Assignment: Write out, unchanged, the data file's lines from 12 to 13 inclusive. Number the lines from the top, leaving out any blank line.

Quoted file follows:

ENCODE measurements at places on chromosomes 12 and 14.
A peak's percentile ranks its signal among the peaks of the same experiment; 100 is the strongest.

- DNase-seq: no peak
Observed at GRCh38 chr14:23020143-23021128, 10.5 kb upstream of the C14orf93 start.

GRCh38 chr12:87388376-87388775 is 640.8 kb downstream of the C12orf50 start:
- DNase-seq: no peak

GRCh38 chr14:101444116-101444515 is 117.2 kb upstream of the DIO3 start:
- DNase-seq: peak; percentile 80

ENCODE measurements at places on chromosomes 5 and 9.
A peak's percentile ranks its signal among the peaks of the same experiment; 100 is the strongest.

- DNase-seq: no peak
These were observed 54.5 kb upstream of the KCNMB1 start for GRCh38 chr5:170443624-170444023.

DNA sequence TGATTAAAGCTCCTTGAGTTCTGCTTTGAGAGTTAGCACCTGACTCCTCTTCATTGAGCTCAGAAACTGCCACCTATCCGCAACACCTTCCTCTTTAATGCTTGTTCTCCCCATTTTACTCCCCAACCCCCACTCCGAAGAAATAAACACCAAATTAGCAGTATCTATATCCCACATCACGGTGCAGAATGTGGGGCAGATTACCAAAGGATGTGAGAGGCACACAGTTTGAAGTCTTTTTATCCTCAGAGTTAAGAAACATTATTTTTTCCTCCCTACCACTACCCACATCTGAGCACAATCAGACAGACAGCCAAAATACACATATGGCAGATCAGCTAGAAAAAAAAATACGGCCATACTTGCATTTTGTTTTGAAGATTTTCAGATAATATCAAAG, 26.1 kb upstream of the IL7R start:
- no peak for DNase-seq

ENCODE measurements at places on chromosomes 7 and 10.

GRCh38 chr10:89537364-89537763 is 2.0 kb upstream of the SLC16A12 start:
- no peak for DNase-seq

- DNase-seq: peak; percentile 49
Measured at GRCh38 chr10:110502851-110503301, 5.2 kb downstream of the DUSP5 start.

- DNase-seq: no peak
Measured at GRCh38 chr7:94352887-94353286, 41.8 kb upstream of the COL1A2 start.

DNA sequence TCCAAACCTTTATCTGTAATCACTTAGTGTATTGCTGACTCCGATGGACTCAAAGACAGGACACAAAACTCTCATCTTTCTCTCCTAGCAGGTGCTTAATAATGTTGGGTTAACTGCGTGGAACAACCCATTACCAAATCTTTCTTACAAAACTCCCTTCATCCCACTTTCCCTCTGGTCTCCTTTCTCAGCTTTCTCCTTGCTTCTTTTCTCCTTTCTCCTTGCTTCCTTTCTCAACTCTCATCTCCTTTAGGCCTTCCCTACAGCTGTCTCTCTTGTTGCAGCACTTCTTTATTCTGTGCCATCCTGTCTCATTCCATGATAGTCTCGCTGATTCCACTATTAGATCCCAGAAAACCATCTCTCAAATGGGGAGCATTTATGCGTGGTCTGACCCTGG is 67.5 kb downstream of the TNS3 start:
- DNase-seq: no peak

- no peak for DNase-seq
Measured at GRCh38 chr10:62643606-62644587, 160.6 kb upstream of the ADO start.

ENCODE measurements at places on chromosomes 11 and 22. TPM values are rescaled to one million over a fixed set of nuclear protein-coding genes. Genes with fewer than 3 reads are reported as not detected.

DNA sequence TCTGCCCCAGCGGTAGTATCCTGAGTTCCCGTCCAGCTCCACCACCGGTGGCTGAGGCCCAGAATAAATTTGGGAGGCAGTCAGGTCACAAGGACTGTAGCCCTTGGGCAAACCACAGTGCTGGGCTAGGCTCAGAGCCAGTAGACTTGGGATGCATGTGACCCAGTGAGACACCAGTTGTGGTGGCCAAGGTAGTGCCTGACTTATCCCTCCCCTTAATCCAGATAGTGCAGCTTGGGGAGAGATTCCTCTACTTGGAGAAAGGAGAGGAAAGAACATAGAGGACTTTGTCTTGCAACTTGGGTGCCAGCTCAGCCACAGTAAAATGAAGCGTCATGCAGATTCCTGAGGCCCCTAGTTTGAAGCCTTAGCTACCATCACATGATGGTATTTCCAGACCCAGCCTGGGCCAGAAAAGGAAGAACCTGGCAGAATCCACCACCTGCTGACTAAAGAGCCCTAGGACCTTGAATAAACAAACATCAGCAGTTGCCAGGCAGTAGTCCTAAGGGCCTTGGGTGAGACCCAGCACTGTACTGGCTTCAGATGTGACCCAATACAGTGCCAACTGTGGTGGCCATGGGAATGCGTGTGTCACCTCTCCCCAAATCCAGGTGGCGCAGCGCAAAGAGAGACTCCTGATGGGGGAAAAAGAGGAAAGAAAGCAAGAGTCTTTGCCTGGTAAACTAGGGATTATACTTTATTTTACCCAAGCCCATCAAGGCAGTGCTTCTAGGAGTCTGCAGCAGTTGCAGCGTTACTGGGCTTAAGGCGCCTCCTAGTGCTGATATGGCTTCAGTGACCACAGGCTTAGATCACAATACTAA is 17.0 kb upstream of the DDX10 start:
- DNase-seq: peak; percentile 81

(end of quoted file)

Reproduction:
These were observed 54.5 kb upstream of the KCNMB1 start for GRCh38 chr5:170443624-170444023.

DNA sequence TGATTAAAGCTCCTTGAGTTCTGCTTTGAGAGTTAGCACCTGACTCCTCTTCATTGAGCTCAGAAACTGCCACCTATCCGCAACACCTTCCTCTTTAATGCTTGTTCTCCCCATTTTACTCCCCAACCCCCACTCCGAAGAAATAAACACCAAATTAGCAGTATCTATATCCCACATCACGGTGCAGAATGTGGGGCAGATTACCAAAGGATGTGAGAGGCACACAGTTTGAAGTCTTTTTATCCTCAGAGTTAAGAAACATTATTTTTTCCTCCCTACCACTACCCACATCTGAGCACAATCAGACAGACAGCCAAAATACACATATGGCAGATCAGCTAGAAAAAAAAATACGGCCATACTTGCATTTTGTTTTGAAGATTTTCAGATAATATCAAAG, 26.1 kb upstream of the IL7R start: